There’s a wonderful fiction still propelling the world that the 21st century will bring an ever-expanding arc of freedom and prosperity to the vast majority of humanity. Can we stay liberal, rich, and democratic?
As during the oil crisis of the 1970s, we appear to be entering a great questioning of this inevitability. But where that great surge of questioning progress built on liberative movements from a decade earlier, this decade of questioning is arising from governments propelled by hard-headed democratic initiatives.
Liberalism and democracy are fuzzy words. Modern liberalism is a product of the 19th century. And it is hardly a clear concept with an accepted definition. Does it mean individual rights? If so, which? Does it mean a set of social mores that defines and contains that power of government? If so, what are they?
Does it mean religious tolerance and a society open to all ideas, no matter how challenging? My thumbsuck is this: liberalism means that the state should be strong and reflexive enough to defend and expand the realm of personal freedom, where freedom is defined both against the constraints of want and harm, and towards a generous, generative and thoughtful life.
But the critical factor is this: the argument for liberalism and democracy has rested on economic success. More wealth for more people has been generated in societies calling themselves liberal, democratic, and capitalist. The fusion of economic prowess and national strength have seemed to make an iron-clad case for the unique machine of democracy, liberalism, and capitalism.
Since World War Two, more bodies have demanded more stuff. Since democratic societies loosely organized around the fuzzy idea of liberalism practicing what came to be known as market capitalism were actually pretty good at making more stuff (food, clothing, shelter), the idea crystalized that history had reached its apogee. In other words, it doesn’t get any better than this; no system is better at providing for basic needs and wants the Western liberal democracy. And thus all countries should inevitably move toward this form of governance.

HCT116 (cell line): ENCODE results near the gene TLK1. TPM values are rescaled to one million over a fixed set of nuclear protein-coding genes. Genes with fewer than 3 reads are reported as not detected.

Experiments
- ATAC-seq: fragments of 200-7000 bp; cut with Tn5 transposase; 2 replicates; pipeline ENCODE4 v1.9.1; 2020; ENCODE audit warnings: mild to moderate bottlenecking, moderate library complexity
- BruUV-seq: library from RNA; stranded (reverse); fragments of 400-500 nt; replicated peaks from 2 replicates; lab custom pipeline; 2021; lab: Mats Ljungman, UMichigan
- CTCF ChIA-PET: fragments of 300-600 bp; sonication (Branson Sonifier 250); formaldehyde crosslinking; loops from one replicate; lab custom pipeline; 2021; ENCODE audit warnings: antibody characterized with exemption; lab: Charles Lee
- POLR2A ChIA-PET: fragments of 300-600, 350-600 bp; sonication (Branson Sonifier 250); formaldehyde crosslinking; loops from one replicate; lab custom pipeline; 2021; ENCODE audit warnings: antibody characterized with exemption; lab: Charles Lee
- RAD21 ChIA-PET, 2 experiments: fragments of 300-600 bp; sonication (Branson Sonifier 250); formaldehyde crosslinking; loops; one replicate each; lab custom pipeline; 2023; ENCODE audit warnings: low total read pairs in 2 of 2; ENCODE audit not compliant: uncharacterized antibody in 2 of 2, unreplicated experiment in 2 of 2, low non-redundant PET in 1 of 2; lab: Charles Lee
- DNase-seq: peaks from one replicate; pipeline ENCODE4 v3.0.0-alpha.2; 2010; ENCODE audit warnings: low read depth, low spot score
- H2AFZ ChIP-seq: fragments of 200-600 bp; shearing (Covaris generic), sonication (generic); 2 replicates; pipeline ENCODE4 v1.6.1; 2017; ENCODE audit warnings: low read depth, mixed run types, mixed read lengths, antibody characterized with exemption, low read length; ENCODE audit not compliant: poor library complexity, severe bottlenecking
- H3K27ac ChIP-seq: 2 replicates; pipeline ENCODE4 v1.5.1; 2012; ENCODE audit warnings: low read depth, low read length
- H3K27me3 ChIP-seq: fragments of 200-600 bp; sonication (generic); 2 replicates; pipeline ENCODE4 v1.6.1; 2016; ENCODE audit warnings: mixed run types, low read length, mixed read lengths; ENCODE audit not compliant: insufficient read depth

But we can all see the picking away at this knot of political, social and economic promise. Maybe it’s going to be as big as the 1970s, or as big as the 1989-1995 waves of reform after the fall of communism. Lots of maybe’s.
On the left we have become accustomed to prophecies about the unravelling of our modern order through resource exhaustion and climate change. But we haven’t heard such revolts against the myth of the ever-expanding arc from the hard right. We have now. Those revolts are the most successful movements around.
It’s almost banal to compare how close traditional left melancholy now is to the right’s own populist melancholy in sensibility and effect. The revolt is against the great ever-expanding arc of the inevitability of freedom and prosperity to the vast majority of humanity: they want those benefits limited to themselves. But I’m not proposing simple categorical collapse. I’m signalling that kinds of revolt could have similar signals.
In the next decade there will be no increase in pan-regional cooperation. The first moment to breaking the old arc is to see retreat to nation-state borders. Given the current turn to protectionism and currency wars, lights are going out.
So in the retreat to the remaining functions of the state, New Zealanders can re-state useful lessons to tell the world. Before any leader proposes yet another great set of structural economic reforms such as massive tax breaks and spectacular deregulation, check out New Zealand. We were the most courageous experiment in structural reform. It led to large spending and tax cuts, the sale of state-owned enterprises, cuts in subsidies and tariffs, and deregulation of industries. There were plans for a flat, low tax rate. After a wave of business collapses and bank failures, however, the program was quickly wound back. The government was rejected at the ballot box and took more than a decade to return to power. Today’s reformers won’t fare much better.
The second lesson we can offer is the results. After all that reform, all that promise, thirty years later we are not paying our way.
Decades after the promises of greatness were made – from Prime Minister Lange, we are not a country of spectacular weightless innovation. Nor are we prepared for a world of retreating globalisation. I don’t need to tell you gentle reader about our distribution of wealth and poverty, jails, child poverty, and suicide either.
Much of the democratic world is ushering in governments from an intuition that the sustained exclusion of common people from common benefits, and their lowered expectations, are lowering still further.
Is this heading towards the wheels coming off the great machine of liberal, democratic, capitalism society as a self-replicating machine? Nothing is inevitable, but the old machine seems in fast decline. Both left and right can now see it. Is this the impossibility turning point?